Samsung’s Galaxy range is not only among the most popular in terms of the Korean company’s outlets, but is easily the most revered range available for Google’s Android platform. As such, even though the Galaxy S III and Galaxy Note II have been rousing success stories, Samsung has sought to capitalize on the consumer interest in the devices by releasing a series of similar handsets at lower prices. Following on from the Galaxy S III Mini in October and the Galaxy Grand in December, Samsung has expanded its mid-range product portfolio once more with the announcement of the Galaxy Express.
With a 4.5-inch display, it would take an observant soul to distinguish the Express from the Mini, and in terms of specs, this alternative offering deviates little from the features list of the three month old handset. It offers an agreeable, if not overwhelming 1.2 GHz dual-core processor, 4.5-inch WVGA Super AMOLED Plus display, a gig of RAM, and 8GB of storage, which can be bumped up by means of a microSD card. On top of that, you get a 5-megapixel snapper (1.3-megapixel front-facing), as well as LTE, NFC, and a decent 2,000mAh battery.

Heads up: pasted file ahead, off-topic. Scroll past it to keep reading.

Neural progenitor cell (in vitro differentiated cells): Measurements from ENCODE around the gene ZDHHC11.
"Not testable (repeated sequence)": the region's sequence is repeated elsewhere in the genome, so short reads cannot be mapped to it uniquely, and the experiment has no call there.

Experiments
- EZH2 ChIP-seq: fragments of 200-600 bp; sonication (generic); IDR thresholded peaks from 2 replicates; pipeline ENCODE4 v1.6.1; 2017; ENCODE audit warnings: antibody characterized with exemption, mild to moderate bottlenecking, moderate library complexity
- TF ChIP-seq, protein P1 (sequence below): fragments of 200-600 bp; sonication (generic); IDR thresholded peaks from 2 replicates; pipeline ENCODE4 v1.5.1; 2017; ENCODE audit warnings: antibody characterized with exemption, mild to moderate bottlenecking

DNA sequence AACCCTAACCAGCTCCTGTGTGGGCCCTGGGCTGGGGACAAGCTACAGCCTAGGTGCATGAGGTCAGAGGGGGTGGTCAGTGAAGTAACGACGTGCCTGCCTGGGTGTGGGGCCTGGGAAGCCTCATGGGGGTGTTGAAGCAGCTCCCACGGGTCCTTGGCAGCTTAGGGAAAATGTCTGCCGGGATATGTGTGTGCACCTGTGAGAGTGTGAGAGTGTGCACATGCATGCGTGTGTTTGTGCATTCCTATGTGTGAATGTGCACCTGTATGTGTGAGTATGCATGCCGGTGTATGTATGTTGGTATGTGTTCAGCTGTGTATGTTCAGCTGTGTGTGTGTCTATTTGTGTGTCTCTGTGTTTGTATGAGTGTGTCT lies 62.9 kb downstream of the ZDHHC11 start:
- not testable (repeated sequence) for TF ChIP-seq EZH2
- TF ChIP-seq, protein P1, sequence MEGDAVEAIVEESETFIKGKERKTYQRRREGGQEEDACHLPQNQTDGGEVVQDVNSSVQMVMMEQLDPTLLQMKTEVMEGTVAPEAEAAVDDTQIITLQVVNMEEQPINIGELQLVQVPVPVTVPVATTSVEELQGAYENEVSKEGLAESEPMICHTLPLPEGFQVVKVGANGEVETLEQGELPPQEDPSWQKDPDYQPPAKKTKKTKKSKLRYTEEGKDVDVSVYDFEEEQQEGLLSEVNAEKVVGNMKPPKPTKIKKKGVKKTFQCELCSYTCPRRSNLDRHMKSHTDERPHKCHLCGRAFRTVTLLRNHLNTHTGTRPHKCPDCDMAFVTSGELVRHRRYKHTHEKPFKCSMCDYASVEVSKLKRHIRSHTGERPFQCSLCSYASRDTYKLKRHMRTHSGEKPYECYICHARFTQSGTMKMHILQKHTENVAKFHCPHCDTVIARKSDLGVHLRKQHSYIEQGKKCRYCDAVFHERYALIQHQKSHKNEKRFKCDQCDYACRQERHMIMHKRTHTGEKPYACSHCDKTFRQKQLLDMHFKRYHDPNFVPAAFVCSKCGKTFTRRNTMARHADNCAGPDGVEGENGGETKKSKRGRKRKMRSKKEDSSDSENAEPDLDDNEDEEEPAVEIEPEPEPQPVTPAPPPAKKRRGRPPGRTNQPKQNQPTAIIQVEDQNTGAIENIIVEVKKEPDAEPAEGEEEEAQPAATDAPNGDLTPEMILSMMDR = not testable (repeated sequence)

As you might expect, it ships with Android Jelly Bean 4.1 as standard, and although it is scarcely any different from the Galaxy S III mini, at least it offers a little more display real-estate.
Perhaps the Galaxy Express is Samsung’s way of keeping the consumers quiet until the Galaxy S VI, which many had hoped would make an appearance at the Mobile World Congress, or MWC. Samsung’s VP has stepped out to confirm that while the much-anticipated fourth Galaxy offering would be arriving “soon”, it will not make MWC, and that Samsung fans will instead have to make do with the somewhat less exciting prospect of the Galaxy Note 8.0.
For sure, anybody waiting for a high-end device like the S IV is not going to give the Galaxy Express a second look, but one has to applaud Samsung in offering such a wide variety of choice. The company tailors to most requirements and budgets with a plethora of smartphones and tablets, and with new additions arriving on an almost monthly basis, there’s something for everybody.
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